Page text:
Land that two years before was literally dying of thirst was now heaving with life. Supposedly long dead Red Gums re-sprouted in effervescent green. Wetlands that we presumed had seen their last flood years before now brimmed with fish and turtles. Frogs reclaimed the flood plain in such numbers that one had to be careful where they placed their feet. It was stunning, and a truly humbling experience.

The climax was a sunset that Jeremy and I will never forget. We’d headed up a flooded Lindsay River in search of ‘Big Red’ – a Red Gum of gargantuan proportions we’d seen previously on aerial imagery. We found her just as the sun dipped below the western horizon. The sky progressed through golden, to pink and eventually to deep violet. As we marveled at this great tree, we talked about the history it had seen. Big Red would already have been a towering giant when Captain Cook sailed up Australia’s eastern seaboard. She could well have sheltered families of Aboriginal people from inclement weather, and her hollow limbs must have once been home to regionally extinct marsupials. Undoubtedly, she has seen scores of floods of the scale of the 2011 epic. This tree was, quite simply, a living piece of history that we could touch and caress and imbibe. We had found our Totem, and returned to camp with a sense of bliss that no substance could ever hope to replicate.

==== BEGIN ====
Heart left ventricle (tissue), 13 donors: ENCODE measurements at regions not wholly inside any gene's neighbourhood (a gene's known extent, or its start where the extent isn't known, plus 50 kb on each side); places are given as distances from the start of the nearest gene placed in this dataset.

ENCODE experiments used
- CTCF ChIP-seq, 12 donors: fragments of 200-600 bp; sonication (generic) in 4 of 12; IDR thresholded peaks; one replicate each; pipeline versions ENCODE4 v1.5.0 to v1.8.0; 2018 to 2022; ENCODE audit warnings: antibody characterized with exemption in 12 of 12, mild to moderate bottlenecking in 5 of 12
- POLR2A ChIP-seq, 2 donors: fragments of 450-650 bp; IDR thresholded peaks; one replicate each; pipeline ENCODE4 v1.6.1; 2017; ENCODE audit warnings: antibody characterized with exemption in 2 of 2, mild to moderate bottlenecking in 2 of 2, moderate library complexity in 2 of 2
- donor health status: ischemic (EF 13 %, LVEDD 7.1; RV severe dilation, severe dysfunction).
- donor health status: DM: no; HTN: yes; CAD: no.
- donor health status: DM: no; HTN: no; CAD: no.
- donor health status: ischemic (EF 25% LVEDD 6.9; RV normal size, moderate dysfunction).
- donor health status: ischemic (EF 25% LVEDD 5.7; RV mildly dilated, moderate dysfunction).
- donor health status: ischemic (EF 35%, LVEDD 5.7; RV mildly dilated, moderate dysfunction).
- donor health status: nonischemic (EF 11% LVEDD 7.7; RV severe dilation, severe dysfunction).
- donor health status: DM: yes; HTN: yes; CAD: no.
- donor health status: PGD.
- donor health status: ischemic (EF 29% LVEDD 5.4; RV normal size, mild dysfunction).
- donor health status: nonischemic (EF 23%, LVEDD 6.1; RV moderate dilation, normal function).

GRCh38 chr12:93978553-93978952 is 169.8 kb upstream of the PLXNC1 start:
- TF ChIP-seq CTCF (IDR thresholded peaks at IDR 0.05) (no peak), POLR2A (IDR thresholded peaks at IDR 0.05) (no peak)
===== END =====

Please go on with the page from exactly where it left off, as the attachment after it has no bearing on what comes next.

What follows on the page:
Dwarfed by Big Red

Dwarfed by Big Red. A little shaky, but steady hands are hard to come by under this beauty. Photo: J. Tscharke

Sunset on the Lindsay River I. Photo: J. Tscharke

Bliss I. Photo: J. Tscharke

Sunset on the Lindsay River II. Photo: J. Tscharke

Bliss II. Photo: J. Tscharke

Sunset on the Lindsay River III. Photo: J. Tscharke

Bliss III. Photo: J. Tscharke

Old Blighty

shamblesAvid followers of this blog (….crickets chirping in the background….) will know that it’s been a while since my last post. Four months to be exact. What I have I been up to? Well, in short, fighting my way through a mass of preparations for leaving Australia and heading to Old Blighty. To York to be exact. Yep, I’ve left the colony and headed back to the old country. I’ll be here for the next two years visiting Prof. Chris Thomas at the University of York and Dr Jenny Hodgson at the University of Liverpool. Chris and Jenny have long standing interests in metapopulation dynamics, and so their respective labs represent a logical place to hone my metapopulation capacities (there’s a masterful in-joke in there if you can spot it…). I’m here courtesy of the Victorian Government, who have packed me off to learn some new skills and extend my professional networks. It is a wonderful opportunity and I’m hugely excited about it!